Should plastic utensils be banned? 1 state lawmaker wants to see them limited

Democratic state Assembly Member Dr. Herb Conaway, the sponsor of the bill, says that New Jersey needs to get harmful plastics out of landfills and out of the environment.

Matt Trapani

Apr 5, 2023, 8:46 PM

Updated 471 days ago

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A bill introduced in Trenton last month could mean the end of plastic forks and spoons being included in takeout orders.
Democratic state Assembly Member Dr. Herb Conaway, the sponsor of the bill, says that New Jersey needs to get harmful plastics out of landfills and out of the environment.
New Jersey already has one of the strictest plastic bag bans in the country. This new bill would prohibit businesses from automatically giving out plastic utensils.
The owners of Fred and Murray’s Kosher Deli in Freehold say that they already changed their business due to the bag ban. The deli was busy on Wednesday as people came to pick up catered Seder dinners for the first night of Passover.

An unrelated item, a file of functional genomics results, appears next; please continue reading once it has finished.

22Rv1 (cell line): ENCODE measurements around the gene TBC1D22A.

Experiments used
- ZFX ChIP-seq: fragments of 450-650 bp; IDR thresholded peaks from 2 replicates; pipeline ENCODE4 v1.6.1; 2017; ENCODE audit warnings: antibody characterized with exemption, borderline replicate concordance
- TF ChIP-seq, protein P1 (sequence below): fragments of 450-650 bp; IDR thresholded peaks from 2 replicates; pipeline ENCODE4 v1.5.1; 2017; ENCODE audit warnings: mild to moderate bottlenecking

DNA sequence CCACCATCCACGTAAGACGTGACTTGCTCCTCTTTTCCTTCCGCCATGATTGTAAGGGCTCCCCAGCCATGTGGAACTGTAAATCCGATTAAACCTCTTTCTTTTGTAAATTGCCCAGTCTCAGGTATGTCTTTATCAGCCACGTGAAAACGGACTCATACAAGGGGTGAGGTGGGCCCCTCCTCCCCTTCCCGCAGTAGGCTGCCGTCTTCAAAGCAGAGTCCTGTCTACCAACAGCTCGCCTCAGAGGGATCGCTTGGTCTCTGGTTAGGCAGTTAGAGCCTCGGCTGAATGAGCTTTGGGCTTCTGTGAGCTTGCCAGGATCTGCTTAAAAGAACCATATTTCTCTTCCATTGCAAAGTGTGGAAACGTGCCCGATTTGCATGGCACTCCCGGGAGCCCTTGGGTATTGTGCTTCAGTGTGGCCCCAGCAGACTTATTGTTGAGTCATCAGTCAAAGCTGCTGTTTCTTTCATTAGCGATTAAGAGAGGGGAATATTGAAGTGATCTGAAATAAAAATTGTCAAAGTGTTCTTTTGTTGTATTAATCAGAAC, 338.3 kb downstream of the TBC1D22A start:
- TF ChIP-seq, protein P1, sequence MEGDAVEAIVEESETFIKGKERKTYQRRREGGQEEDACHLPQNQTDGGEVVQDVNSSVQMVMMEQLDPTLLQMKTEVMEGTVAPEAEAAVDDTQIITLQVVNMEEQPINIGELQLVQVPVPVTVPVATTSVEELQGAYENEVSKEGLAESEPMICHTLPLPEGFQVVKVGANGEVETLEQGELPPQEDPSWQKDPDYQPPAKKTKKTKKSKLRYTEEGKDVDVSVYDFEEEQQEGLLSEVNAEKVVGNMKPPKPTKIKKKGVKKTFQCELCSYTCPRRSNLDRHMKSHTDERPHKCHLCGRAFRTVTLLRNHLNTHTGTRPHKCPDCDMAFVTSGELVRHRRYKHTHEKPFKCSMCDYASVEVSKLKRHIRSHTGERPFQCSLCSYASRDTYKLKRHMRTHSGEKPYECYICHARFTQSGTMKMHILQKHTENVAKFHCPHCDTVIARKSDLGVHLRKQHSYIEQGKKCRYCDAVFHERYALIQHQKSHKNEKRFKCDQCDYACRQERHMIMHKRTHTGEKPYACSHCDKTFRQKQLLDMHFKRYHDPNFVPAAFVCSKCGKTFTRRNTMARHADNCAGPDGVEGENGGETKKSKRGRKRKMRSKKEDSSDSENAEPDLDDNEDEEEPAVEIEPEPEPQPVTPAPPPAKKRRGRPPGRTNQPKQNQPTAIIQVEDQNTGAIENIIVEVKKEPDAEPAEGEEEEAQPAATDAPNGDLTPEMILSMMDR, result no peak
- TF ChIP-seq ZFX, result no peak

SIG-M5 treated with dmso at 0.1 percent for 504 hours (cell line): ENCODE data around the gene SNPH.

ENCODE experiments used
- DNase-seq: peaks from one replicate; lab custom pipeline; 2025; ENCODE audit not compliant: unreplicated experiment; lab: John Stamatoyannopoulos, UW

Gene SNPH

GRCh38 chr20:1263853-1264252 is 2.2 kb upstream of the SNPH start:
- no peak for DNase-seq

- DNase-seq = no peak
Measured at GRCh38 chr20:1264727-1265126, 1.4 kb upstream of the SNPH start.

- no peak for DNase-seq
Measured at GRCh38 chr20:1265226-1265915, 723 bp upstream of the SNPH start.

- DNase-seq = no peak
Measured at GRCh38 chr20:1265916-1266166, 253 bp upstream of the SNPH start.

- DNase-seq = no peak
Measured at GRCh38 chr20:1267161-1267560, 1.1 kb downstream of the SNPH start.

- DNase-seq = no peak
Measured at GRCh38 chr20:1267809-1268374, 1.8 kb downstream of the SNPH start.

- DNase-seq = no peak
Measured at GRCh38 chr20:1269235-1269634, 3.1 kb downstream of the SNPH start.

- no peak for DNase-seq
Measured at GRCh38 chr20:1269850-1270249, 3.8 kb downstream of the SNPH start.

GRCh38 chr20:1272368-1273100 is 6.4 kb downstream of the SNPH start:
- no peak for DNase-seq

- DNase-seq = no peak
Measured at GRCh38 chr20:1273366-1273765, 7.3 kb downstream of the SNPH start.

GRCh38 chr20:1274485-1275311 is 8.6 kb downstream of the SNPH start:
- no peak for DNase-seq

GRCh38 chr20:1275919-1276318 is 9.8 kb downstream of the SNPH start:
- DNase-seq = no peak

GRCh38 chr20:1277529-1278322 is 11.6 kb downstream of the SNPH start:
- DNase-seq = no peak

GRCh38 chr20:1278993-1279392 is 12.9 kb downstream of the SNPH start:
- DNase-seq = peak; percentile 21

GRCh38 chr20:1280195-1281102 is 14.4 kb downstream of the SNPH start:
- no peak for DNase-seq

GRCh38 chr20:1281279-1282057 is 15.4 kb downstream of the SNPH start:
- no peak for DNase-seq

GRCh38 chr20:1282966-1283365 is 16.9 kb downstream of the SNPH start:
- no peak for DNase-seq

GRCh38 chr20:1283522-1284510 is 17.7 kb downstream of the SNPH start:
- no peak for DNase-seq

The owners say that banning the use of plastic utensils would not be practical for customers.
“We have a lot of people who work in offices, and people work in car shops, etc. that come here for their lunch stop and they’re eating on the go,” says co-owner Kurt Loegel. “They’re not always eating in the restaurant. They’re eating on the go, in their car, they’re lunchroom in their office or something. And they need utensils. Obviously. What else is the alternative?”
Conaway says that customers can still get plastic utensils from these businesses, they would just have to ask for them first. 
"If we just think a little bit about what happens to these items after they’re used, and use only the things we need, we’ll all be better off," Conaway says.
Businesses with seating for 50 or more would have to provide cutlery for dine-in customers.
"There's only so much a mom-and-pop business can handle," Loegel says.
Conaway says that this will be helpful for everyone in the long run.
"These are sort of common sense things that will save money for a lot of businesses and they’ll know as they’re doing it, they’re doing a good thing for the environment as well," he says.
A business violating the ban would be fined $1,000 for a first offense, $2,500 for a second and $5,000 for a third.
The bill has not yet had a hearing in the state Legislature.


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